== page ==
As spring approaches so does egg season. Spring time is a time of egg abundance. All of our birds go into egg-laying mode eager to hatch a clutch of eggs. This process is set into motion by the longer days and warmer temps. Believe it or not but the ideal temperature for chickens to lay eggs is 55 degrees. In factory farms chickens are subjected to artificial light. Their length of "day" never changes. It may seem like that would be harmless but it actual is very hard on them and even shortens their life. God created them to slow down in the winter months to give their bodies a break. In the fall they molt (loose their feathers and grow in new ones) and this takes a lot of energy as well as all the egg laying they did for the previous six months. As the days get shorter in the fall, the egg laying process slows down. They may not lay at all when molting. At it's peak it is anywhere from a 40 -60% reduction. Then comes spring and production picks up again. They have recovered from molting and regained their energy stores and are ready to go for a new season.
Chickens tend to lay more egg a year than any other bird and that is what most people eat. However there are many other kinds of tasty eggs to eat. Here on the farm we eat chicken, duck, turkey, guinea, and goose eggs. The duck, turkey, guinea and goose eggs tend to be a little bit richer. Although all our bird forage and eat pasture, some birds are naturally more apt to a grass based diet. Ducks and especially geese, for example will always consume more grass than chickens. Pasture/forage can at the most only make up for 20% of a chicken's diet. To meet their dietary need the rest has to come from proteins (insect and grains), and grains. The greens are what makes for the richer flavor so even though free range and pasture ranged chicken eggs will be richer than confined chicken eggs, duck and geese, for example will still have even richer egg because a larger portion of their diet can from pasture.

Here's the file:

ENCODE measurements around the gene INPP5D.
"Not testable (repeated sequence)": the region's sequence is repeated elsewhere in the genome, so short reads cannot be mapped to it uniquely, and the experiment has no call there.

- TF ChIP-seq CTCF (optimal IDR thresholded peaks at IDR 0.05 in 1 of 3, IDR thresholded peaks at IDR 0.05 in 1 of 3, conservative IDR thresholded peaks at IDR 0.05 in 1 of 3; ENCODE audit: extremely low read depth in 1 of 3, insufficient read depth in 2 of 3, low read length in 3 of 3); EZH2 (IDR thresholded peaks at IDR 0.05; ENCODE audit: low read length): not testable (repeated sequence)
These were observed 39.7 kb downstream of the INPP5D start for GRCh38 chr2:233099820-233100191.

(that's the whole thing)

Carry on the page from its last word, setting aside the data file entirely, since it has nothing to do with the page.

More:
Of course the most notable difference to the eye is the size. This goose egg weighs 6 1/2 oz. A large chicken egg weighs 2 1/2 oz. One goose egg is equivalent to 3-4 chicken eggs.
This egg will fill your belly no doubt. Look at the size of that yoke! A healthy Black Australorp chicken will lay about 220-250 eggs a year. A Pilgrim goose, the kind we have, on the other hand will lay 35-45 eggs a year. Better enjoy them while you can. They only come in the spring and early summer.
If you ever get the opportunity to try duck, turkey or goose egg then don't be shy. They are very tasty and highly nutritious. If you live in this neighborhood of the prairie then you can try some of ours. We have a limited availability in the spring and early summer. Just give us a call and and we will let you know what we have available.
Happy, healthy, clean eating,
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Hello, I'm Jaci. I look forward to sharing my gardening and homestead adventures to help you reach your gardening goals! If you have any questions then don't be shy, I'd love to hear from you. Send me a message and I will be glad to help!